Kristian over at the Cone Blog has a good post on a partnership bill of rights. As she notes, cause marketing programs are and should move from transactional relationships to true partnerships. She has some good suggestions on what a corporate partner and a nonprofit should ask for that you should definitely check out.
It can be challenging to move from a transactional relationship to a true partnership. Of all the partners I've recruited the past three and a half years, I can honestly say that I only have two "true partnerships." One is with iParty, the other with Ocean State Job Lot. What distinguishes these two from other partners is that they really have a deep commitment to the hospital that transcends the cause marketing. They're willing to work and takes chances with us, and, in the end, are probably more focused on our success than their own. The same could be said of our feelings toward them.
The rest of the partners we work with are definitely "giving" and loyal, but when it comes to cause marketing they are more into the "marketing" than the "cause". That doesn't make them bad partners (just bad people-kidding), but it does mean I need a good strategy to turn them into "true partners." With this in mind, here is my own corporate partners/nonprofit bill of rights for 2008.
As my corporate partner I ask you to:
- Recognize that our partnership is special. Because it is. Partners look out for each other's best interests, but my "interests" include the well being of thousands of needy adults and children that deserve quality healthcare. That's not the same as the partnership you have with the advertising firm that does your creative.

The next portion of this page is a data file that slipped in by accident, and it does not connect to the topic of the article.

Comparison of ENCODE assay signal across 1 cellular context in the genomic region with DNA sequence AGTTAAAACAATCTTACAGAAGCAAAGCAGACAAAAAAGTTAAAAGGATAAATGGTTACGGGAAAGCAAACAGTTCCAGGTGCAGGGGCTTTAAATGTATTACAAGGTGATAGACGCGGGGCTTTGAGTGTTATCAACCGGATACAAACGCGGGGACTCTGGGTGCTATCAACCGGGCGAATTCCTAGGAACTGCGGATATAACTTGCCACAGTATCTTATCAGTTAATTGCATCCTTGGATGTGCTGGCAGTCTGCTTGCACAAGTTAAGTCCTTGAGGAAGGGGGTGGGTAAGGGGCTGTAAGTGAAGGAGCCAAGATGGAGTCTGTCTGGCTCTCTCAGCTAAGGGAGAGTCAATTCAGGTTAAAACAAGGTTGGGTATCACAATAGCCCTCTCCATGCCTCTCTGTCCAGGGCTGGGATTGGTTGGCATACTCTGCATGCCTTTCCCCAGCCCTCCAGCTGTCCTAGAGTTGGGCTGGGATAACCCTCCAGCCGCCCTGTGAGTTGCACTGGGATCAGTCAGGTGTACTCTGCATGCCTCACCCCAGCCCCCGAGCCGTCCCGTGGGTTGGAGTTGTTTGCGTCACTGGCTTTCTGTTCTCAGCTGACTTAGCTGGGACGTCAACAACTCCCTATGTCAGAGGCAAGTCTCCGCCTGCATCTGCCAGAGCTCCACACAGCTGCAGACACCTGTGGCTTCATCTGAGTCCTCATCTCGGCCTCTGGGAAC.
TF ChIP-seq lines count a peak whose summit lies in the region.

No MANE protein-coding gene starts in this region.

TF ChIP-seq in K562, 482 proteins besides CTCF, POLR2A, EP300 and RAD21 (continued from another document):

- Support our partnership in a lot of different ways. Sell mobiles at your registers. Promote us on your web site. Tag us in your advertising. Keep telling your customers and employees about partnership in fun, meaningful and lucrative ways throughout the year. One gig together is like advertising for a day: it's pretty worthless.
- Don't take the partnership for granted. Don't assume that you hold all the cards and I have to accept what you give me. I have options too. But I'm not pursuing them because I'm treating our relationship as if it already was a true partnership. You should too.
As your nonprofit partner, I will:
- Extend my hand more often to lend one than to ask for a handout. Our relationship is win-win and I'm committed to our mutual interests. I'm an extension of your marketing and corporate giving teams--advising, helping and lobbying--even when it doesn't mean a payday for me.
- Respect your priorities. You're trying to run a business and may even support other causes. It's not all about me. I promise to stay focused on creating value and communicating clearly and concisely. I know that the best thing that could happen for my organization is for your business to be wildly successful.
- Not forget that "m" stands first for "mission" then for "marketing". Companies aren't the only ones that confuse this order. I sometimes get so caught up in the deal making I forget to share the humanity behind the cause marketing--the part that makes CM more special and unique than other forms of marketing. If partners view you as just another slice in the marketing mix, you'll be more expendable than if you had taken the time to give them what they want and need to see: the mission behind the marketing.